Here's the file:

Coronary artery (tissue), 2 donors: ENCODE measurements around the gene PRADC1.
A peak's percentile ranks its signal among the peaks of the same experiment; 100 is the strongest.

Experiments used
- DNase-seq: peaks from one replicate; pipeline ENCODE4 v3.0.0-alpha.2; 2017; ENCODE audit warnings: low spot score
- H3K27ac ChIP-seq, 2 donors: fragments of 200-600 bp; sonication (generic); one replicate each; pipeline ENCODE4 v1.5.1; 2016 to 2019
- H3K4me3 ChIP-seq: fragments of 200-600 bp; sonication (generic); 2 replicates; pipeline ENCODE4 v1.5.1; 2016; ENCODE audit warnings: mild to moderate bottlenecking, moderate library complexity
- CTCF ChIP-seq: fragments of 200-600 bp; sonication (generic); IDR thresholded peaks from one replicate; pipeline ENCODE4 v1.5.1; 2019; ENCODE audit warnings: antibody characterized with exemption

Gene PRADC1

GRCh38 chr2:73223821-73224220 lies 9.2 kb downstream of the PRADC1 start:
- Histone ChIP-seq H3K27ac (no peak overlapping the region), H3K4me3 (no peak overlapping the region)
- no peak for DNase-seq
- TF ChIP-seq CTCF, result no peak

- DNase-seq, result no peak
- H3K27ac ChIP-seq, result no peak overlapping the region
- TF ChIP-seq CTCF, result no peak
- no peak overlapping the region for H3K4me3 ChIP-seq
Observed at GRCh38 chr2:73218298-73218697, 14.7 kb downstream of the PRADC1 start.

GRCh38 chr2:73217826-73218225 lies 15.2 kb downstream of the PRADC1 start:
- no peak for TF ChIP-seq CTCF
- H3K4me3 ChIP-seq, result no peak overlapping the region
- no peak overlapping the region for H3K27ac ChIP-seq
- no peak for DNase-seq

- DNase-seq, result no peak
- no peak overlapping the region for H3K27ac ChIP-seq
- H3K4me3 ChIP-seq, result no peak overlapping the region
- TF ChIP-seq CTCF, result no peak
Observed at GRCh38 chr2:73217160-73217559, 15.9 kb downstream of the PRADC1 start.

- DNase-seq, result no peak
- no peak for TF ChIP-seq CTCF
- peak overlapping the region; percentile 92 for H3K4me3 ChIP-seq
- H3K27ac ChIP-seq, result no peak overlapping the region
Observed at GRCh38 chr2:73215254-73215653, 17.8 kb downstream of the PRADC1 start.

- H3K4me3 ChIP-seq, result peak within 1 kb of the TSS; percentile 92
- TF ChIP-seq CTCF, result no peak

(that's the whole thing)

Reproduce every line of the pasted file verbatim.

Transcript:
Coronary artery (tissue), 2 donors: ENCODE measurements around the gene PRADC1.
A peak's percentile ranks its signal among the peaks of the same experiment; 100 is the strongest.

Experiments used
- DNase-seq: peaks from one replicate; pipeline ENCODE4 v3.0.0-alpha.2; 2017; ENCODE audit warnings: low spot score
- H3K27ac ChIP-seq, 2 donors: fragments of 200-600 bp; sonication (generic); one replicate each; pipeline ENCODE4 v1.5.1; 2016 to 2019
- H3K4me3 ChIP-seq: fragments of 200-600 bp; sonication (generic); 2 replicates; pipeline ENCODE4 v1.5.1; 2016; ENCODE audit warnings: mild to moderate bottlenecking, moderate library complexity
- CTCF ChIP-seq: fragments of 200-600 bp; sonication (generic); IDR thresholded peaks from one replicate; pipeline ENCODE4 v1.5.1; 2019; ENCODE audit warnings: antibody characterized with exemption

Gene PRADC1

GRCh38 chr2:73223821-73224220 lies 9.2 kb downstream of the PRADC1 start:
- Histone ChIP-seq H3K27ac (no peak overlapping the region), H3K4me3 (no peak overlapping the region)
- no peak for DNase-seq
- TF ChIP-seq CTCF, result no peak

- DNase-seq, result no peak
- H3K27ac ChIP-seq, result no peak overlapping the region
- TF ChIP-seq CTCF, result no peak
- no peak overlapping the region for H3K4me3 ChIP-seq
Observed at GRCh38 chr2:73218298-73218697, 14.7 kb downstream of the PRADC1 start.

GRCh38 chr2:73217826-73218225 lies 15.2 kb downstream of the PRADC1 start:
- no peak for TF ChIP-seq CTCF
- H3K4me3 ChIP-seq, result no peak overlapping the region
- no peak overlapping the region for H3K27ac ChIP-seq
- no peak for DNase-seq

- DNase-seq, result no peak
- no peak overlapping the region for H3K27ac ChIP-seq
- H3K4me3 ChIP-seq, result no peak overlapping the region
- TF ChIP-seq CTCF, result no peak
Observed at GRCh38 chr2:73217160-73217559, 15.9 kb downstream of the PRADC1 start.

- DNase-seq, result no peak
- no peak for TF ChIP-seq CTCF
- peak overlapping the region; percentile 92 for H3K4me3 ChIP-seq
- H3K27ac ChIP-seq, result no peak overlapping the region
Observed at GRCh38 chr2:73215254-73215653, 17.8 kb downstream of the PRADC1 start.

- H3K4me3 ChIP-seq, result peak within 1 kb of the TSS; percentile 92
- TF ChIP-seq CTCF, result no peak